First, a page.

Time on My Hands

It’s a Sunday and the new year by a day, now, and the days have already been getting longer for nearly two weeks. Which not only pleases me but had me musing about time — clock time, that is. I wandered over to the National Research Council site only to find it was offline (the end of time?), except for its Java Clock, that told me my computer’s clock was wrong by -0.023 seconds. So over to the US Naval Observatory for some data as to the times for rising and setting of the sun. (Rise at 7.51 and set at 4.52, where I am; nine hours and a minute of the good stuff.)

I happened to notice a caveat on the U.S. observatory site to the effect that:

The U.S. Naval Observatory (USNO) does not furnish data specifically tailored for litigation. The data describing astronomical phenomena, provided by the USNO, are intended for public information and general use. The data are computed and are not reports of observed or recorded events. The computations assume certain conditions and the data might therefore not be relevant to the facts at issue in a specific case. The data are provided without seal or certification regarding authority, custody, or authenticity, and acceptance by a court is not guaranteed.

Astronomical data are sometimes needed for civil or criminal court proceedings, especially where there is an issue of the amount of natural illumination available during the incident in question. Both astronomical and meteorological information may be needed in such cases.

The U.S. Naval Observatory does not collect or maintain records or systems of records of astronomical phenomena – for example, observed times of sunrise, sunset, twilight, or Moon phases – that might be useful for litigation.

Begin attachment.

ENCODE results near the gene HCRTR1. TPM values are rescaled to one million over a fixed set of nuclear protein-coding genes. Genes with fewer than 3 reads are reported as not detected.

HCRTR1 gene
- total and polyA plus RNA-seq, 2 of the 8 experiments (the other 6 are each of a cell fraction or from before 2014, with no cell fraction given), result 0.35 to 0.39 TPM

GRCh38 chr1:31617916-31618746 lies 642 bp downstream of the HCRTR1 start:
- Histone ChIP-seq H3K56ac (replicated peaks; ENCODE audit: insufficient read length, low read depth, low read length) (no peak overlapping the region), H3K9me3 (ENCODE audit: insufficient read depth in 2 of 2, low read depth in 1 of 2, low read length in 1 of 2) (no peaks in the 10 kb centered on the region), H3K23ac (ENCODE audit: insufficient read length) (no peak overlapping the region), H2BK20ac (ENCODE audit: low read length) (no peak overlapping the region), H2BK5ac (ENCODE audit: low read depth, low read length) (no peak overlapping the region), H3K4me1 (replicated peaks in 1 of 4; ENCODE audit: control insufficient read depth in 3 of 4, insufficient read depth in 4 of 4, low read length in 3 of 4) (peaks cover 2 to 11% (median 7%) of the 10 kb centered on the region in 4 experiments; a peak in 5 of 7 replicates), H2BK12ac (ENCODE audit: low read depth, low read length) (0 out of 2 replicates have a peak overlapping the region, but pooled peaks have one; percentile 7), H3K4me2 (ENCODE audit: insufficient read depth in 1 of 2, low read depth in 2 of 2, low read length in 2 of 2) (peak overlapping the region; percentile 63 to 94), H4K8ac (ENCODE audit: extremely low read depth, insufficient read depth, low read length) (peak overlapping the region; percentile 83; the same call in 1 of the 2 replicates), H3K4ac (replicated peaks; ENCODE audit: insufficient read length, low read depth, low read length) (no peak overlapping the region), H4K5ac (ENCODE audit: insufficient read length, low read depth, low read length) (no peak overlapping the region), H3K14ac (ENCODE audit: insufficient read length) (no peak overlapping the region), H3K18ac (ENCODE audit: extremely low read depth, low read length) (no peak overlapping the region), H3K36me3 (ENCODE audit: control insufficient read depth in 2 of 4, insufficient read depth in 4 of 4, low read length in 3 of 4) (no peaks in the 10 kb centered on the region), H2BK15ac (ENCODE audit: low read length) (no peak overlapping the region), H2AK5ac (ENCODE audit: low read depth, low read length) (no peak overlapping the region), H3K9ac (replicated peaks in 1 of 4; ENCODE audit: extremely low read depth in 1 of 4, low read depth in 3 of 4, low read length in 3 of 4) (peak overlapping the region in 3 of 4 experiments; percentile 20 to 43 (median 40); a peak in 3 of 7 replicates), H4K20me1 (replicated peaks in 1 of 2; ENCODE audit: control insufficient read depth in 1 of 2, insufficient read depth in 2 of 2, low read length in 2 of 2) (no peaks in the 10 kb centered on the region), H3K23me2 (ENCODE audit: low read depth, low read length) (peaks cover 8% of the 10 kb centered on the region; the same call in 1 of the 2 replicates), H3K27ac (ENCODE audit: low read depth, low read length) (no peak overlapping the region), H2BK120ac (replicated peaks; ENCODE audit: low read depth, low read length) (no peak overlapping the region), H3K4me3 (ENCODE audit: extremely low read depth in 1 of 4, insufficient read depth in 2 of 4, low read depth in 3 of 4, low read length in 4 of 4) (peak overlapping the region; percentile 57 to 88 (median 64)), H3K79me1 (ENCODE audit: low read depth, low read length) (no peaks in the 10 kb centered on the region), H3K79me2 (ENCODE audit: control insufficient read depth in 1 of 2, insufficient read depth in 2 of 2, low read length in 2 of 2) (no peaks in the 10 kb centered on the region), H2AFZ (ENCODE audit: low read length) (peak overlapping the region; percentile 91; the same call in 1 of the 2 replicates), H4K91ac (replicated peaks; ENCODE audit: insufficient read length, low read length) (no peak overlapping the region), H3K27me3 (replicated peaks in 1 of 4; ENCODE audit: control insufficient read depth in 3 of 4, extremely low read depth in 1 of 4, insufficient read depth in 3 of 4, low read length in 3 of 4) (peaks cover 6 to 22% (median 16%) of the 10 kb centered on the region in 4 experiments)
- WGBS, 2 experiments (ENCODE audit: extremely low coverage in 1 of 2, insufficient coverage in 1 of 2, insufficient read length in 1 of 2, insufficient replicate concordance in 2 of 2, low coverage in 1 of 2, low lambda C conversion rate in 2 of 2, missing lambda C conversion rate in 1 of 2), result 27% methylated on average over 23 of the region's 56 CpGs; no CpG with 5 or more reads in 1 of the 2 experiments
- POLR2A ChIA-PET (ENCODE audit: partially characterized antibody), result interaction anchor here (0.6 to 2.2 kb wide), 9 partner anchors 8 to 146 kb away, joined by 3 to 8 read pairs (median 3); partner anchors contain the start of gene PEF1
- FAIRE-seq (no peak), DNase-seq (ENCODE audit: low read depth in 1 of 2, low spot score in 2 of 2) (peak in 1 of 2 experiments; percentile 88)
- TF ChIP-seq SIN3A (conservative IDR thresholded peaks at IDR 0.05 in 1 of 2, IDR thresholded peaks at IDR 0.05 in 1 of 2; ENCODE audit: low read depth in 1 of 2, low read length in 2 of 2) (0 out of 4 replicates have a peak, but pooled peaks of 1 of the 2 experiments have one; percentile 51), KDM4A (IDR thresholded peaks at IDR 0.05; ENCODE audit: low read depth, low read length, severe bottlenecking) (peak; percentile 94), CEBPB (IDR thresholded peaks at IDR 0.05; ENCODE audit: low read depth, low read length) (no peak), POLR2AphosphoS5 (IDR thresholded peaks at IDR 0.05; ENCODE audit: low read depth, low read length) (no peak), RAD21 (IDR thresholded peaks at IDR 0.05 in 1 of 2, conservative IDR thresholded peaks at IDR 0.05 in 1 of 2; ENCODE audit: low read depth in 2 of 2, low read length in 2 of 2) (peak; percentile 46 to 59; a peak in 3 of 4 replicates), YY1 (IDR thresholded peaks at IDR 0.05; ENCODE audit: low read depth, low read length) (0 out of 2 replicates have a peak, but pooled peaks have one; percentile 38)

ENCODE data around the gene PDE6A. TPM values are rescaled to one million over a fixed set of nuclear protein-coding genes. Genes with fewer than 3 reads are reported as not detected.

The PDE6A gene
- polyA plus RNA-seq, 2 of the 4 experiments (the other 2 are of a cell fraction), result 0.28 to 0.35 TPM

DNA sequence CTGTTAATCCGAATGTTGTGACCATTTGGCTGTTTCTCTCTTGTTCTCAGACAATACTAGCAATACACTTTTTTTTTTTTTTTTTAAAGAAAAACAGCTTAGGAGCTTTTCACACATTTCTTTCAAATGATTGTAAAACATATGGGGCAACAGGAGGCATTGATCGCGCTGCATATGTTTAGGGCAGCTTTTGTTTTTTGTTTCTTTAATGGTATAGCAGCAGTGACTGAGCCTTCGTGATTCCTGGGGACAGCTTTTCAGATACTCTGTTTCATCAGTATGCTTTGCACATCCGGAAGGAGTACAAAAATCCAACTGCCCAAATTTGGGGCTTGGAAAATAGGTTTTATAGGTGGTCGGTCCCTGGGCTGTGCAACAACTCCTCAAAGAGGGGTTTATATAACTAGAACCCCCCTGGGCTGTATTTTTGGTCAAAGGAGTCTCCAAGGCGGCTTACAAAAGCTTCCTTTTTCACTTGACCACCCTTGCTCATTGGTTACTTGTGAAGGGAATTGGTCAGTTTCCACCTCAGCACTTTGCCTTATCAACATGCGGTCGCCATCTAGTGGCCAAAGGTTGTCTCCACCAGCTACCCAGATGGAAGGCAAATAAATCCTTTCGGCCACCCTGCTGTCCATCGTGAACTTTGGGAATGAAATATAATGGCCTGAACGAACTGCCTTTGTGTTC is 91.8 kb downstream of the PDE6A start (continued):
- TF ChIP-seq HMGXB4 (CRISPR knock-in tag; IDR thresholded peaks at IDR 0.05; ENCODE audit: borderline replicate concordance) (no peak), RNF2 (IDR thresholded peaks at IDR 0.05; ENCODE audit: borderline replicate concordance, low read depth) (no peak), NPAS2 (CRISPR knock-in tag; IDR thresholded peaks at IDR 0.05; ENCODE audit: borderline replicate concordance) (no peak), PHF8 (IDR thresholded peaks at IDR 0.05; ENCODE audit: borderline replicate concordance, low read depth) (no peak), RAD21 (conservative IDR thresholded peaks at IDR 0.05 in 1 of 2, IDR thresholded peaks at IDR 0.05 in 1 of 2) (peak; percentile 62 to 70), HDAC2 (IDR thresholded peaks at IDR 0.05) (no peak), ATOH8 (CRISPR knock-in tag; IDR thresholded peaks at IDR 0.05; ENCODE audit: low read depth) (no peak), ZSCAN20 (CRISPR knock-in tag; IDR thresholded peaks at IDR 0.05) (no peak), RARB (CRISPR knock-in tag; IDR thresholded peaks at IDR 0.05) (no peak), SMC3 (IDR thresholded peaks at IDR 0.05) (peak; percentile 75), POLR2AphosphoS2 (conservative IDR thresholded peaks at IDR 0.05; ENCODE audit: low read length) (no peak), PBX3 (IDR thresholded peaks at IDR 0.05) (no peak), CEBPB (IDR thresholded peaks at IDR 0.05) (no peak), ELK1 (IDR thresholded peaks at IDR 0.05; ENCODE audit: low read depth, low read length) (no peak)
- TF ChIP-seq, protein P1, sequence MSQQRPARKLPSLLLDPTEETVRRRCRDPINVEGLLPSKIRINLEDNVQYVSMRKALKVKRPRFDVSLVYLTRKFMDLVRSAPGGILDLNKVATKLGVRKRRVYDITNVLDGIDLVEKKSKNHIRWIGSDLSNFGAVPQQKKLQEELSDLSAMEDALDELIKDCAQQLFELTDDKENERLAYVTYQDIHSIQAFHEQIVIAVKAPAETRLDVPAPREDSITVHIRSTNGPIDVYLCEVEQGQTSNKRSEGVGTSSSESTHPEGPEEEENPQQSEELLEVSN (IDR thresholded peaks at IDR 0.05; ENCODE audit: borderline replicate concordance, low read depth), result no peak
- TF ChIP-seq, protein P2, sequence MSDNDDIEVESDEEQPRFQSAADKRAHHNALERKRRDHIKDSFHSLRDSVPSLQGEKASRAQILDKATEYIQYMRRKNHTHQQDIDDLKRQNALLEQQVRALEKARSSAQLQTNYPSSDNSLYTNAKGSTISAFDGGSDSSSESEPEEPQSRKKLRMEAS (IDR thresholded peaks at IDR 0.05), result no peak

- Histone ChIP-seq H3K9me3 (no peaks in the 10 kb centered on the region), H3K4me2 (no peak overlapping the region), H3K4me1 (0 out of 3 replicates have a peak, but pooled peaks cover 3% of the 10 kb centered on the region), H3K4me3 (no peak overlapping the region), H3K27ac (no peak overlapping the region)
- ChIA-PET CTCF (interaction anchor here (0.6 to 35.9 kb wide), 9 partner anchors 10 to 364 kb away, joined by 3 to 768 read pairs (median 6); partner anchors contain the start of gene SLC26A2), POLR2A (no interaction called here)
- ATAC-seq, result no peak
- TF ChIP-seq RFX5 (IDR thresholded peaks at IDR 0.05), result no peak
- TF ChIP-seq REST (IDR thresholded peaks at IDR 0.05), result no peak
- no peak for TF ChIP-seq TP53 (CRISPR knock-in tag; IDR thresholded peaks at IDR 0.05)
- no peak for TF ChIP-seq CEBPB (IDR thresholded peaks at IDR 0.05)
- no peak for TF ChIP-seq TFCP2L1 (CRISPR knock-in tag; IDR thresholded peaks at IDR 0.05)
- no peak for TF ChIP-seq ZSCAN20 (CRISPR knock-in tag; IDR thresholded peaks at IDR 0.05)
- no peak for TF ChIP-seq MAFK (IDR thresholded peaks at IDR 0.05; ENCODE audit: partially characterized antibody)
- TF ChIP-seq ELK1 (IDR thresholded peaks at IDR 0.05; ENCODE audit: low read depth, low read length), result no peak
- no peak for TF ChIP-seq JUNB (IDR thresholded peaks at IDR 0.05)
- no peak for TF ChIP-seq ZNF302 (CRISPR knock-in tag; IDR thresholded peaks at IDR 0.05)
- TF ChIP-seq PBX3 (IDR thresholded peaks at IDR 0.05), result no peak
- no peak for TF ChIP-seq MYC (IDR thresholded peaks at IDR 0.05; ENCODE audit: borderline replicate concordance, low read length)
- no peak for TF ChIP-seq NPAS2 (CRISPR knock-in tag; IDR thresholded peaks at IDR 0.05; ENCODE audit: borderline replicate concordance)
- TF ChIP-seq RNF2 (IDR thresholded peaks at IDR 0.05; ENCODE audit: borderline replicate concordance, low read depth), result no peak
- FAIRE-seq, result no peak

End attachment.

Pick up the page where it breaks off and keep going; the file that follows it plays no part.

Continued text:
This makes sense if what is wanted is weather data — the conditions affecting visibility, say, on such and such a day. And of course the USNO wisely has no wish to get drawn into lawsuits or to provide pieces of paper stamped with seals, navy or otherwise. But if all that’s required is the time of sunrise or sunset for a given day, why would a court not accept data from the NRC or the USNO? It’s not as though nature is capricious in this respect. So it surely is a fact of which a court could take judicial notice, aided by the mechanical computations of a reliable observatory.

I’m too lazy today to do a proper search to discover whether our courts will, in fact, accept observatory data as proof. I did find that some statutes seem to require certificate evidence. Take, for example, s.106 (2) of Nova Scotia’s Wildlife Act, R.S.N.S. 1989, c. 504:

In any prosecution for an offence contrary to this Act or the regulations, a certificate stating the time of sunset or sunrise for any area of the Province and purporting to be signed by a climatologist or a climatology specialist in the employment of the Department of the Environment (Canada) or its successor shall be received in evidence…

(It seems that there’s more current version of the statute that CanLII describes as “missing” and that the Nova Scotia legislation site simply ignores. So with this failure and that of the National Research Council’s website, perhaps paper and people are still… advisable.)

So if you’ve got some time on your hands, you might let me know if you find out anything about how we prove the rising and the setting of the sun. And if that sounds too much like work, you might prefer to play around instead with timeanddate.com, which is a veritable cornucopia of time tables.

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